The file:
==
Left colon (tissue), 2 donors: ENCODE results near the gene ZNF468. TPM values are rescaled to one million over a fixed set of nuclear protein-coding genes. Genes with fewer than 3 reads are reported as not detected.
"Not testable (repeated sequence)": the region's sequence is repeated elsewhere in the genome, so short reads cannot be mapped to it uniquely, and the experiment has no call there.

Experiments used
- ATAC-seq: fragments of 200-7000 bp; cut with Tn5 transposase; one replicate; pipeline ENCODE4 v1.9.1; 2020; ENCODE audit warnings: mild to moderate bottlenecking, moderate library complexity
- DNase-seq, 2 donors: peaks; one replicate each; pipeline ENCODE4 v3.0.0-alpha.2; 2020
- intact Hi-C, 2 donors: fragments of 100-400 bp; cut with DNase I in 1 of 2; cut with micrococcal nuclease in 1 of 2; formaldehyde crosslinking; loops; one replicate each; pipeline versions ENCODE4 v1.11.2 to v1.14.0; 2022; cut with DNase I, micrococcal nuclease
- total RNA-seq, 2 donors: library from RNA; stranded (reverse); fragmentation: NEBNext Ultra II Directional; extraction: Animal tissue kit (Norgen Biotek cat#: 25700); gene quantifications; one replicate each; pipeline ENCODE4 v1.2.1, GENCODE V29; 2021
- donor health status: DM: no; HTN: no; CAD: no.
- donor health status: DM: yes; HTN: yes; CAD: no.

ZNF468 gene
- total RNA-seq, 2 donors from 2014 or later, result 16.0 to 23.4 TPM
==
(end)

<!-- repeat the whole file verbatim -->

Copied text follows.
Left colon (tissue), 2 donors: ENCODE results near the gene ZNF468. TPM values are rescaled to one million over a fixed set of nuclear protein-coding genes. Genes with fewer than 3 reads are reported as not detected.
"Not testable (repeated sequence)": the region's sequence is repeated elsewhere in the genome, so short reads cannot be mapped to it uniquely, and the experiment has no call there.

Experiments used
- ATAC-seq: fragments of 200-7000 bp; cut with Tn5 transposase; one replicate; pipeline ENCODE4 v1.9.1; 2020; ENCODE audit warnings: mild to moderate bottlenecking, moderate library complexity
- DNase-seq, 2 donors: peaks; one replicate each; pipeline ENCODE4 v3.0.0-alpha.2; 2020
- intact Hi-C, 2 donors: fragments of 100-400 bp; cut with DNase I in 1 of 2; cut with micrococcal nuclease in 1 of 2; formaldehyde crosslinking; loops; one replicate each; pipeline versions ENCODE4 v1.11.2 to v1.14.0; 2022; cut with DNase I, micrococcal nuclease
- total RNA-seq, 2 donors: library from RNA; stranded (reverse); fragmentation: NEBNext Ultra II Directional; extraction: Animal tissue kit (Norgen Biotek cat#: 25700); gene quantifications; one replicate each; pipeline ENCODE4 v1.2.1, GENCODE V29; 2021
- donor health status: DM: no; HTN: no; CAD: no.
- donor health status: DM: yes; HTN: yes; CAD: no.

ZNF468 gene
- total RNA-seq, 2 donors from 2014 or later, result 16.0 to 23.4 TPM